This is what I come to poetry for, what, I believe, we all seek in poems: language that can show us a life unbound by time. It’s hard won, demanding absolute faith in the intelligence of the words themselves. Hence Revell’s huge associative leaps, his trust in simple, indelible symbols—green for youth, the moon for distance, hope, and desire—and all the fun the poems are having as they “remember everything / That never happened. …”

For Revell, death is personal, right-sized; it accompanies each of us like a shadow, a version of one’s self, growing “beside me, always taller. …” Though shadows often have darker valences, this one is of the friendly, rather than the corner-lurking, sort, a kind of Peter Pan shadow, egging on the one who casts it or beckoning him to keep up, depending on the angle of the sun or perhaps how close he is to death.

It requires a special poetic sensibility not to take the typical grim aspects of death. The speaker of this poem is exaggerating: he has been confused plenty, like everyone, but not, now, about death “whose only story / Is the end of the story, right from the start. …” Perhaps death is the confused one here because of how surprising it is that this particular voice is so accepting, so open-hearted about what death usually means. Death is not expecting a friend but finds one in this poem. 

Of course, as Revell says in the poem’s most extraordinary and visionary stanza, “boys and girls murdered / In their first beauty” are “now with children of their own.” It’s what we want for them, what they deserve, and we invented language or were beckoned to discover it forever ago and again every day of every life, to hold that wish for us, to uphold it, to keep it safe from the withholding of our fear. Revell finds real consolation in envisioning these injustices righted in the afterlife, which is a religious word for the lifeblood of poetry: the imagination, the realm where wishes can be fulfilled, where pain can be healed, where death can be transcended. Yes, the poem presents a vision of Christian heaven: “the explosion of happy souls / Into the greeny, frozen Christmas Eve air: / Another good Christmas, a white choir,” but it’s one we can all relate to.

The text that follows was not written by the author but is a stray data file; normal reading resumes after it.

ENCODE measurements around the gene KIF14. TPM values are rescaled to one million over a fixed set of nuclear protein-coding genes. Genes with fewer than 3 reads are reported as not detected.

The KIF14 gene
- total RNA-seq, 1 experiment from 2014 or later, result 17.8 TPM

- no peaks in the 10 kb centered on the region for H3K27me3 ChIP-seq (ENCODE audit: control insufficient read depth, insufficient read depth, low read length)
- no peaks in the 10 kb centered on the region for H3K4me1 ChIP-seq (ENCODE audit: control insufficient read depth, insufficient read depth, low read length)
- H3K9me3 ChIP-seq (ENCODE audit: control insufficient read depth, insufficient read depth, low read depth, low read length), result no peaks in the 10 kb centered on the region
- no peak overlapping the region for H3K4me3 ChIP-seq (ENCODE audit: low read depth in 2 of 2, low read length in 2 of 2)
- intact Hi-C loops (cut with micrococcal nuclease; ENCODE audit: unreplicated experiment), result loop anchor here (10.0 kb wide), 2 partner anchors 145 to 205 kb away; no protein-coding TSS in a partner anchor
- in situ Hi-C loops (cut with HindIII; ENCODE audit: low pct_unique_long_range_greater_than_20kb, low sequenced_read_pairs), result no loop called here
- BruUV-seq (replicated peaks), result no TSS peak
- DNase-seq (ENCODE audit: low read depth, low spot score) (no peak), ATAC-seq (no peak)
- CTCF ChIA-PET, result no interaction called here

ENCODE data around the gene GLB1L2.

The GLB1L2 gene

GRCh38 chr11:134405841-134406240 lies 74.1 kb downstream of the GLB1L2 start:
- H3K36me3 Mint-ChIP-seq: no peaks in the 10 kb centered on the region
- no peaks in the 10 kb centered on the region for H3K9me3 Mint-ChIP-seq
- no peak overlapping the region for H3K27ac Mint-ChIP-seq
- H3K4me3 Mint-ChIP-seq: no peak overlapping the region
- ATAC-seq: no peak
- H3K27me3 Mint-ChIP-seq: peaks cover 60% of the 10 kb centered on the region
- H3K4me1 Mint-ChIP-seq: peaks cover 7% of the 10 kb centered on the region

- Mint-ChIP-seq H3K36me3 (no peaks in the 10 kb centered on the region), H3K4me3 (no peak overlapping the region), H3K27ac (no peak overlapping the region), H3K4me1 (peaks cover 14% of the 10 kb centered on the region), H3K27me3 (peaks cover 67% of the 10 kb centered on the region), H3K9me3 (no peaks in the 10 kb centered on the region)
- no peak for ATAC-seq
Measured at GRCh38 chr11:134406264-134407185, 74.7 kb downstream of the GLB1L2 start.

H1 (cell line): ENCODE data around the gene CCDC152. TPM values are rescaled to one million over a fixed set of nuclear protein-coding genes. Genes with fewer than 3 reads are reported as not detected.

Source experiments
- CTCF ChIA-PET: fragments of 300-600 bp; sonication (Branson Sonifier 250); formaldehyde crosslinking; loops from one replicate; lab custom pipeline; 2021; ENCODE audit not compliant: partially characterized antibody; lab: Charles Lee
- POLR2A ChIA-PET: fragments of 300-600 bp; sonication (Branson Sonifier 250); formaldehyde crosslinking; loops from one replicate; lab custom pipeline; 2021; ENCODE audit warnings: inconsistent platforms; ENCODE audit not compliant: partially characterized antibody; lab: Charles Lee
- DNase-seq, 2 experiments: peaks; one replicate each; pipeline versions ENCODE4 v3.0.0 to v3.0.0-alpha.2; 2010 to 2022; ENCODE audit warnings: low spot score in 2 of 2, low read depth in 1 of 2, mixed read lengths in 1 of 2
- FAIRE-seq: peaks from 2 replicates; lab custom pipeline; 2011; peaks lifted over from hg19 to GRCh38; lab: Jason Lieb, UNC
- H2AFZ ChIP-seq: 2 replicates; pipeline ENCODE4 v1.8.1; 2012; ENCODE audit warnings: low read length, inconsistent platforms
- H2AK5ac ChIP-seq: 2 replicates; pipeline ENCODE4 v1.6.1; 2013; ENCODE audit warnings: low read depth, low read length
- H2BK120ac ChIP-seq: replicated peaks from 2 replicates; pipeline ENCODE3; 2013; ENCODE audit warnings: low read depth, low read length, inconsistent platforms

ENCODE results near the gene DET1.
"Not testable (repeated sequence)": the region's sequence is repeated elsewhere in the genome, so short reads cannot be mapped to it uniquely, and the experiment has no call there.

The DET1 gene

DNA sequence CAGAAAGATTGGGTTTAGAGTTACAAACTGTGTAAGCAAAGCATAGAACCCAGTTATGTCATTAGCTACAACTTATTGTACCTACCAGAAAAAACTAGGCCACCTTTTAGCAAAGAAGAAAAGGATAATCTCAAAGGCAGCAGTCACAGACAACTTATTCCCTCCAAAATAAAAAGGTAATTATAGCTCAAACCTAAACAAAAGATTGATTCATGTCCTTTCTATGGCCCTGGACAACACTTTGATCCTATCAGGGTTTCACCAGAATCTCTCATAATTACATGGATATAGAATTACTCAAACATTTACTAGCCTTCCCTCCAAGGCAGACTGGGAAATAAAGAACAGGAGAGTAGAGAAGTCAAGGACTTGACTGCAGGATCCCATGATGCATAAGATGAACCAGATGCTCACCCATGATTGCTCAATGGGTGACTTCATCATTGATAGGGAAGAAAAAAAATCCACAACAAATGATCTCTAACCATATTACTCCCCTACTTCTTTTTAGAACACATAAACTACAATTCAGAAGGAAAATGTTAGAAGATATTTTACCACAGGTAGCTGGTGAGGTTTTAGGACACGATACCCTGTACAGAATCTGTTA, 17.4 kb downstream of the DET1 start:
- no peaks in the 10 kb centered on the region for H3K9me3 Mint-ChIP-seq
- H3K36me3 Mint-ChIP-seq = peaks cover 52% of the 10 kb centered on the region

At its close, the poem returns to the boy and his shadow “Beside each other still. …” When Revell reaches out to his lost mother, saying “I miss you,” he is speaking to her in the afterlife of the poem, in the imagination, where we his “Dear reader[s]” also reside at this very moment, beside his mother, with his shadow. The poem’s capacity to converse with the dead is the same as its capacity to reach out and converse with us, Revell’s imaginary readers, who, like the “you” Whitman addresses when he says “what I assume you shall assume” at the opening of “Song of Myself,” are ever present in the room of the poem, whether alive, dead, known, unknown, whether or not we ever read Revell’s words.

The poem proposes a mighty act of communion, a gathering together of readers and writers, speakers and listeners, living and dead. This is a poem of deep empathy, of comforting and keeping company. Revell wants us to feel less alone and less afraid to die, whatever we believe. Revell’s poem can help us: so that when we think of death, we can remember we are blessed with life.

- Craig Morgan Teicher